Smart Watches - Fitbit - Gear3 - Apple Watch 3 - Are They Necessary?
Smart watches, are they necessary? Well, I suppose that all depends on what you do with your timepiece, be it a watch or whatever. And here we'll talk about the Fitbit, Samsung and Apple offerings, as well as plain old wristwatches.
Many people have, for years, used their cell phones as their timekeeper, their watch, in a way. Oddly, it's like using an old time pocket watch, sans the cool chain. But, as time marches on, wrist watches are totally making a comeback of sorts, and for many good reasons. Here's we'll sort of look this all over and ask for your input as well.
Why are we Writing This?
I Love Watches
Ever since I was a little boy, I have adored watches. Back in the day, as now, I admired their meticulous mechanical precision, as well as features. My first watch was a wind up Mickey Mouse watch, which was the timepiece that taught me how to tell time. The big hand is on the 5, the little hand is approaching the 9, 8:25. Is it morning or night? Look outside. This is a skill many kids today lack. That is, telling time on an analog clock, not looking outside.
Winding it Up
Winding the watch spring was a drag, to be sure. You wound the watch spring daily, and all day that metal spiral would relax a little at a time, providing the gears and cogs the energy to move, turning the hands. After winding you set the time as accurately as you could, Throughout the day the watch might slip to a few minutes off the real time, but no big. There would be clocks at school. And if you needed to set the time, you could call 853-1212 to get the current accurate time. On your corded phone, or course. "At the tone, the time will be, 8:25, and ten seconds. Beep". I do not know who checked the recording's time, nor who sat for hours on end recording all the 10 second snippets, but my hat is off to them.
The drag was if you happened to over-wind the watch, which would break the spring with a sickening "twang".
Evolutionary Watch Changes
My step-dad had a Seiko auto-winding watch. When your arm moved, a weight within the watch shifted, winding the watch. So in theory, as long as you wore the watch, it would not "wind down". He even had a little metal calendar that slipped onto the watchband. This was a huge advantage, and an evolution. Or revolution. You did not need to stop the watch to wind it, and you couldn't over-wind it.
I had self-winding watches as well, and wind up, watches with glow in the dark hands, date and day of the week, all that. I was hard on watches growing up, and as a boy, that is understandable.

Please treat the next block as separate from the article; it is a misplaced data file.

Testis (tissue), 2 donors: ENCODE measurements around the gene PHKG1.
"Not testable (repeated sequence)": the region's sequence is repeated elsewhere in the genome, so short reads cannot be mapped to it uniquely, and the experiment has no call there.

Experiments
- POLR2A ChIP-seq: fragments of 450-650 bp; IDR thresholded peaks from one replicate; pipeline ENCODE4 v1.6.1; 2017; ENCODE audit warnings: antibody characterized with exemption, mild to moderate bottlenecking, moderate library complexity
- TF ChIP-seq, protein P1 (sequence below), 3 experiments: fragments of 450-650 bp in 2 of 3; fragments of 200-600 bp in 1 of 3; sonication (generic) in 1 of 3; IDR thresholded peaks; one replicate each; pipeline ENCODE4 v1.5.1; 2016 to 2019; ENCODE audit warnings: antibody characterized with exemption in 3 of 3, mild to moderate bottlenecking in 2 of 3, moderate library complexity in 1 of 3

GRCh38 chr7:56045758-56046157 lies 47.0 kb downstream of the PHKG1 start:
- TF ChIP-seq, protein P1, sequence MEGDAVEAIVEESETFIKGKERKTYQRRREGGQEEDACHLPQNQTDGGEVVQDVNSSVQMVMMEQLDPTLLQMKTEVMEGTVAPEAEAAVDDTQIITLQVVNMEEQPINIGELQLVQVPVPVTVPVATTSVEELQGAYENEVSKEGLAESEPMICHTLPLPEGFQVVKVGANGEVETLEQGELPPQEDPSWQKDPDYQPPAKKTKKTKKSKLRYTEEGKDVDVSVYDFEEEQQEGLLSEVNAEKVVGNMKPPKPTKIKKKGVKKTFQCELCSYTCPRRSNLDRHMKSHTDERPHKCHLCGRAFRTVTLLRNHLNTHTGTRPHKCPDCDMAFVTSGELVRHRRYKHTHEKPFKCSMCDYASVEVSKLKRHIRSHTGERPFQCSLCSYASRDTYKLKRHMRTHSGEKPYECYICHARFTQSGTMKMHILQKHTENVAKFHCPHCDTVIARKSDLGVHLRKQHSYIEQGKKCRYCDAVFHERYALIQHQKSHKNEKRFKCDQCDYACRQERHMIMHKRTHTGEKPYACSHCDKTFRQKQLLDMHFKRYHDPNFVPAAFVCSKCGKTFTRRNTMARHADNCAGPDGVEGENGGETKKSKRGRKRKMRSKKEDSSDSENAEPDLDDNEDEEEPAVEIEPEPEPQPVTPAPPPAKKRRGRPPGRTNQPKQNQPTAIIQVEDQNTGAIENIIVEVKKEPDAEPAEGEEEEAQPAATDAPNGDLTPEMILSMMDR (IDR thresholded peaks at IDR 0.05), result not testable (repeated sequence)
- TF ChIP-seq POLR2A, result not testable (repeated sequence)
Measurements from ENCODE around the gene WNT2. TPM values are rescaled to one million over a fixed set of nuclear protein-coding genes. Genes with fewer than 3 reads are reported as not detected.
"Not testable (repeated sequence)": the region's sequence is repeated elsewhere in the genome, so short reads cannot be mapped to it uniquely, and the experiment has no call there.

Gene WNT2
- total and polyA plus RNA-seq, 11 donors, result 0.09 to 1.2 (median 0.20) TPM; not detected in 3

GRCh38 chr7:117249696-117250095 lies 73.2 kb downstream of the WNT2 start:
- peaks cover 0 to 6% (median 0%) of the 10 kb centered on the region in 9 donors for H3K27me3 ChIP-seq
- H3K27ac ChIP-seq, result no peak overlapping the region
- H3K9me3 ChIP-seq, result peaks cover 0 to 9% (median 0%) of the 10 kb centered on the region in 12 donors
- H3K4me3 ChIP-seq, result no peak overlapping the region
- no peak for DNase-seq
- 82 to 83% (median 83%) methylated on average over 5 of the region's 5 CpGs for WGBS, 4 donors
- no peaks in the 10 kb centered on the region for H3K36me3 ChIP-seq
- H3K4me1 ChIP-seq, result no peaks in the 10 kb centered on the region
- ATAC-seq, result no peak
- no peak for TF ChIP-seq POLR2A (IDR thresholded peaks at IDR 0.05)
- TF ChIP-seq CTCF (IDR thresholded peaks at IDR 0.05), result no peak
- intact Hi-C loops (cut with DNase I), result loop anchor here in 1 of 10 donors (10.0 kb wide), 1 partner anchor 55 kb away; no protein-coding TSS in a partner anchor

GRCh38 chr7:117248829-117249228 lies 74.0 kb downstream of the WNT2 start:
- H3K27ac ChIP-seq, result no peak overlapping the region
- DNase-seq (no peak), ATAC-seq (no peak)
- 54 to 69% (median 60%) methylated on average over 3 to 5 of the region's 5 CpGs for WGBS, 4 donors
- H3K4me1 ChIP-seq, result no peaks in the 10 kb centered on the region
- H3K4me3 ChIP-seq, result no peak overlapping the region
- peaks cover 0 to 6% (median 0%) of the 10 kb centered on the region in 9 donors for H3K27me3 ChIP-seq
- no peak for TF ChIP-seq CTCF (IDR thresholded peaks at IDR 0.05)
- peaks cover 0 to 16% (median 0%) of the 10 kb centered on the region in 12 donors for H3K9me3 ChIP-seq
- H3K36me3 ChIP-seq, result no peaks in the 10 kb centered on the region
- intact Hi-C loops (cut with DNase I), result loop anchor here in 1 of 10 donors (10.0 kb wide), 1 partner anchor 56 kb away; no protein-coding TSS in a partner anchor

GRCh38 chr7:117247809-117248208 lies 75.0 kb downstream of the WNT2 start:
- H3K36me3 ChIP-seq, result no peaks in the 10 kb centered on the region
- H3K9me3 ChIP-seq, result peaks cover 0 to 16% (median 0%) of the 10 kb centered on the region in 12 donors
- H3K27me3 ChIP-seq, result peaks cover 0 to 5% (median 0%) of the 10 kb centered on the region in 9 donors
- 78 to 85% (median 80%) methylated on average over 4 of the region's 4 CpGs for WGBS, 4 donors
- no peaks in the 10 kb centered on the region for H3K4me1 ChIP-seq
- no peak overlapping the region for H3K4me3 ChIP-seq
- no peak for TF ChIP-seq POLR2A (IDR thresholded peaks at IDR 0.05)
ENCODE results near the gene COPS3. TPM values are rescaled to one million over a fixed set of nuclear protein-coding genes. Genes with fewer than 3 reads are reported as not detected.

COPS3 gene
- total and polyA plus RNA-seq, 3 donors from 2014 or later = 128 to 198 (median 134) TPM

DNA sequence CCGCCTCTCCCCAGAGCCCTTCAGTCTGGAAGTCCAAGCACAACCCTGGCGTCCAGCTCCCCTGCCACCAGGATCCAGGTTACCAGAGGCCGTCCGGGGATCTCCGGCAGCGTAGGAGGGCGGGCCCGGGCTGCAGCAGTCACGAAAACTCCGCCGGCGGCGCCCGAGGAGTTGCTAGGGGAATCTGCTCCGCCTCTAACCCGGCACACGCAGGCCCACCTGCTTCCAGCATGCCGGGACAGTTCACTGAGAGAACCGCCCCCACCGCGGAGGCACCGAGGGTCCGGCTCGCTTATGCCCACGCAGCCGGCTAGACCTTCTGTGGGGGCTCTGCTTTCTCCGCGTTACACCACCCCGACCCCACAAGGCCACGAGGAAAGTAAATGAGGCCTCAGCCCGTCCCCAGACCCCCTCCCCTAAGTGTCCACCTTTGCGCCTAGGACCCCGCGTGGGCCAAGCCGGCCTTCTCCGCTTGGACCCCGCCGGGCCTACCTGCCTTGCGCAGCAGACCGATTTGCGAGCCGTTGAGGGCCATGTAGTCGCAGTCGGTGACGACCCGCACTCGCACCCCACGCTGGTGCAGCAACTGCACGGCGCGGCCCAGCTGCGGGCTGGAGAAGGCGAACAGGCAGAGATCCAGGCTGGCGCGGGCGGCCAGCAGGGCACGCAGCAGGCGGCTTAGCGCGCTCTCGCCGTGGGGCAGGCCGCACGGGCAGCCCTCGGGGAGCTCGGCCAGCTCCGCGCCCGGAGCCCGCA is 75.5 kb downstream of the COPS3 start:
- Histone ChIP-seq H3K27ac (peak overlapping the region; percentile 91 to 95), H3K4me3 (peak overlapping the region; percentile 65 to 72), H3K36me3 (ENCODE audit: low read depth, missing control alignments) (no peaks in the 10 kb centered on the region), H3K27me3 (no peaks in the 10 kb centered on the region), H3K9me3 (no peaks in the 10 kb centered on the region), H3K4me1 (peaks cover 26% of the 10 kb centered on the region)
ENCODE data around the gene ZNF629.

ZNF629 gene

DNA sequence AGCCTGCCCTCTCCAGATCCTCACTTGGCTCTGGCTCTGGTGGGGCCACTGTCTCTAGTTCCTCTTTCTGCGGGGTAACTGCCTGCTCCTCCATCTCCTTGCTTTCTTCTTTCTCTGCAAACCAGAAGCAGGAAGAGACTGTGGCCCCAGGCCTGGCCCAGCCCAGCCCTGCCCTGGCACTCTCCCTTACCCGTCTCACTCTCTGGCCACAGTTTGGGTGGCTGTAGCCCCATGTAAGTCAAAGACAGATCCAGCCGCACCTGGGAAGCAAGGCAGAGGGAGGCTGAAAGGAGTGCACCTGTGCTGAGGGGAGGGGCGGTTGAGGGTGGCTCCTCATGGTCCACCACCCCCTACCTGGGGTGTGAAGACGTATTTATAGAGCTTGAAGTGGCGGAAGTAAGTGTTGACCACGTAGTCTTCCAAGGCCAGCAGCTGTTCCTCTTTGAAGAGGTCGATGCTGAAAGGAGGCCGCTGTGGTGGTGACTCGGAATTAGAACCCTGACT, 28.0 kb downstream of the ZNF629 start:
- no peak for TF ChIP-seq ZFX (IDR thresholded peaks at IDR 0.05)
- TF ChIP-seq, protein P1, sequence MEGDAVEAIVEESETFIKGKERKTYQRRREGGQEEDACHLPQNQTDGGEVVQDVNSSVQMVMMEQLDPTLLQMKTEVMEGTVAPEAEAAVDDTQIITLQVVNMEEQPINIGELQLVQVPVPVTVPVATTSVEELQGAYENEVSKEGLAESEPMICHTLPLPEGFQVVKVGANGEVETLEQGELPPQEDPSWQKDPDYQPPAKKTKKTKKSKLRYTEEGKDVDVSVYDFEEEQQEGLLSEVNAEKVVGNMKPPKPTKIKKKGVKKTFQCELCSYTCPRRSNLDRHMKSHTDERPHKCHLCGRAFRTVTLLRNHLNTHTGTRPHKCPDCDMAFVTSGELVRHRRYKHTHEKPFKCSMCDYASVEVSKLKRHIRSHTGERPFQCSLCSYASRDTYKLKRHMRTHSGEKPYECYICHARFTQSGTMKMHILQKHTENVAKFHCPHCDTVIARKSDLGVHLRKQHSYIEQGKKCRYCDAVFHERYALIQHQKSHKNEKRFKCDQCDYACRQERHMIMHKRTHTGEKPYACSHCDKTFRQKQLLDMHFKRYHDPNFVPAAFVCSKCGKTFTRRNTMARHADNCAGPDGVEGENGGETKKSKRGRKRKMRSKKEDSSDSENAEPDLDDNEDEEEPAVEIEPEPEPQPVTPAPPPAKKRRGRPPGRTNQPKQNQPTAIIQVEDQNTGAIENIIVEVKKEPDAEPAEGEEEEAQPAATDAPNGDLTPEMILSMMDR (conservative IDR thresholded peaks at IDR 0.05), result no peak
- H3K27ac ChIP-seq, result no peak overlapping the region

Then came battery power.
Batteries Take Over
For all but the mechanical purist, a battery powered watch is the go to. The first one I owned was an LED style. This had little tiny digits that lit up red when you pushed a button, then went back black, like smart watches of today do. However, just try to see the time in broad daylight! Nope, couldn't tell the time for nothing with that thing, the LED just was not light enough!
Then came LCD, which you could see in daylight, but not at night. This brought up the innovation of back-lighting.. All these electronic gizmos were battery operated, powering a current to a quartz crystal. Since the vibration frequency of the quarts was a know quantity, 32768 times each second, this frequency "pulse" could accurately be used to advance the time. Until the battery died, that is. then, generally, you'd take it down to Sear or whatever and have the battery changed, for, like, $35. Watches became so inexpensive that usually I'd just toss the dead one in a drawer and go buy another.
Watches Out - Smart Watches In
Over time watches came and went, evolutions, enhancements, etc., however, the primary function of any watch is to give you accurate time of day as a glance.
Quick note, I prefer analog watches (you know, with hands) to digital watches. For years is was all digital, all the time, but something seemed to get lost in the digits. It's a lot like digital versus analog speedometers in cars; you cannot anticipate the changes (in time or speed) as well with digits as you can with analog. I don't why that is, but it is. The thing is, though, that timepieces were not going to get any more accurate. I even owned a watch that received a radio signal from the nation's atomic clock regularly, and even dent me sports scores and stock market prices. This was well before smart watches!